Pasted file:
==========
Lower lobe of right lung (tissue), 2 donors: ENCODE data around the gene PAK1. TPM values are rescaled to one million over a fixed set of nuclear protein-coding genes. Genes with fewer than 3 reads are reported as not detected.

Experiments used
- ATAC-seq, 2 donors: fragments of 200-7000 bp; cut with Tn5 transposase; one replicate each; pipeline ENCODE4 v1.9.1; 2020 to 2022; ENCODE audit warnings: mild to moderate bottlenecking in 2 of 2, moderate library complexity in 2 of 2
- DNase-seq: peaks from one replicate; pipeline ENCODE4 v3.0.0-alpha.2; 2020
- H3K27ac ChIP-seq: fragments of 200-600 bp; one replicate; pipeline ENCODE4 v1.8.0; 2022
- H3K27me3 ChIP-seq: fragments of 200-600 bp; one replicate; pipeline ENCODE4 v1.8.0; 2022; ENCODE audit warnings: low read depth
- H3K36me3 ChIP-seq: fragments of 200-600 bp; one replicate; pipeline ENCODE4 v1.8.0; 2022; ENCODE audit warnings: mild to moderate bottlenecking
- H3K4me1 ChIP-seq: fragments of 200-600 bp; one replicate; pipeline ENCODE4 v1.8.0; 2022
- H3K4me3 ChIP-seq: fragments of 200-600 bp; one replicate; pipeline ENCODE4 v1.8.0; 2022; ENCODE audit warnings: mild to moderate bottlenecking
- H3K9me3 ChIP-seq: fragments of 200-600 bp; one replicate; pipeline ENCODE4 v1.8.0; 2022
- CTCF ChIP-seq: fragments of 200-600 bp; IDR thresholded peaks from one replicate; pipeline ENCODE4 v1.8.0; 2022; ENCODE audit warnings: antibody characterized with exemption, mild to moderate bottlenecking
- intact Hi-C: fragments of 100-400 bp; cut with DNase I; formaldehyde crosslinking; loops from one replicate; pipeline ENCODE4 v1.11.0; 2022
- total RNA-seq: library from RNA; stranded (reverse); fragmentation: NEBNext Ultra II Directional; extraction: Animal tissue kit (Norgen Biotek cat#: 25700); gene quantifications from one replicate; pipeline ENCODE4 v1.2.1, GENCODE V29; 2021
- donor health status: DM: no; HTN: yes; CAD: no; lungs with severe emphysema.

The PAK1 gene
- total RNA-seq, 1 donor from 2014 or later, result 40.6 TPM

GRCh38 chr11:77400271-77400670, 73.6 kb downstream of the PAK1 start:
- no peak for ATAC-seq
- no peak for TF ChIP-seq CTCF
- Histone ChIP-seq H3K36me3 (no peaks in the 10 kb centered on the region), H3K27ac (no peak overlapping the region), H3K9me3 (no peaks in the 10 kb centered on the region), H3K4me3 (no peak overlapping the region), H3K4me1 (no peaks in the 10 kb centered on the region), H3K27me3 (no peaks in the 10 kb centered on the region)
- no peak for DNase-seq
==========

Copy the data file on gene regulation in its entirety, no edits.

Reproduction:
Lower lobe of right lung (tissue), 2 donors: ENCODE data around the gene PAK1. TPM values are rescaled to one million over a fixed set of nuclear protein-coding genes. Genes with fewer than 3 reads are reported as not detected.

Experiments used
- ATAC-seq, 2 donors: fragments of 200-7000 bp; cut with Tn5 transposase; one replicate each; pipeline ENCODE4 v1.9.1; 2020 to 2022; ENCODE audit warnings: mild to moderate bottlenecking in 2 of 2, moderate library complexity in 2 of 2
- DNase-seq: peaks from one replicate; pipeline ENCODE4 v3.0.0-alpha.2; 2020
- H3K27ac ChIP-seq: fragments of 200-600 bp; one replicate; pipeline ENCODE4 v1.8.0; 2022
- H3K27me3 ChIP-seq: fragments of 200-600 bp; one replicate; pipeline ENCODE4 v1.8.0; 2022; ENCODE audit warnings: low read depth
- H3K36me3 ChIP-seq: fragments of 200-600 bp; one replicate; pipeline ENCODE4 v1.8.0; 2022; ENCODE audit warnings: mild to moderate bottlenecking
- H3K4me1 ChIP-seq: fragments of 200-600 bp; one replicate; pipeline ENCODE4 v1.8.0; 2022
- H3K4me3 ChIP-seq: fragments of 200-600 bp; one replicate; pipeline ENCODE4 v1.8.0; 2022; ENCODE audit warnings: mild to moderate bottlenecking
- H3K9me3 ChIP-seq: fragments of 200-600 bp; one replicate; pipeline ENCODE4 v1.8.0; 2022
- CTCF ChIP-seq: fragments of 200-600 bp; IDR thresholded peaks from one replicate; pipeline ENCODE4 v1.8.0; 2022; ENCODE audit warnings: antibody characterized with exemption, mild to moderate bottlenecking
- intact Hi-C: fragments of 100-400 bp; cut with DNase I; formaldehyde crosslinking; loops from one replicate; pipeline ENCODE4 v1.11.0; 2022
- total RNA-seq: library from RNA; stranded (reverse); fragmentation: NEBNext Ultra II Directional; extraction: Animal tissue kit (Norgen Biotek cat#: 25700); gene quantifications from one replicate; pipeline ENCODE4 v1.2.1, GENCODE V29; 2021
- donor health status: DM: no; HTN: yes; CAD: no; lungs with severe emphysema.

The PAK1 gene
- total RNA-seq, 1 donor from 2014 or later, result 40.6 TPM

GRCh38 chr11:77400271-77400670, 73.6 kb downstream of the PAK1 start:
- no peak for ATAC-seq
- no peak for TF ChIP-seq CTCF
- Histone ChIP-seq H3K36me3 (no peaks in the 10 kb centered on the region), H3K27ac (no peak overlapping the region), H3K9me3 (no peaks in the 10 kb centered on the region), H3K4me3 (no peak overlapping the region), H3K4me1 (no peaks in the 10 kb centered on the region), H3K27me3 (no peaks in the 10 kb centered on the region)
- no peak for DNase-seq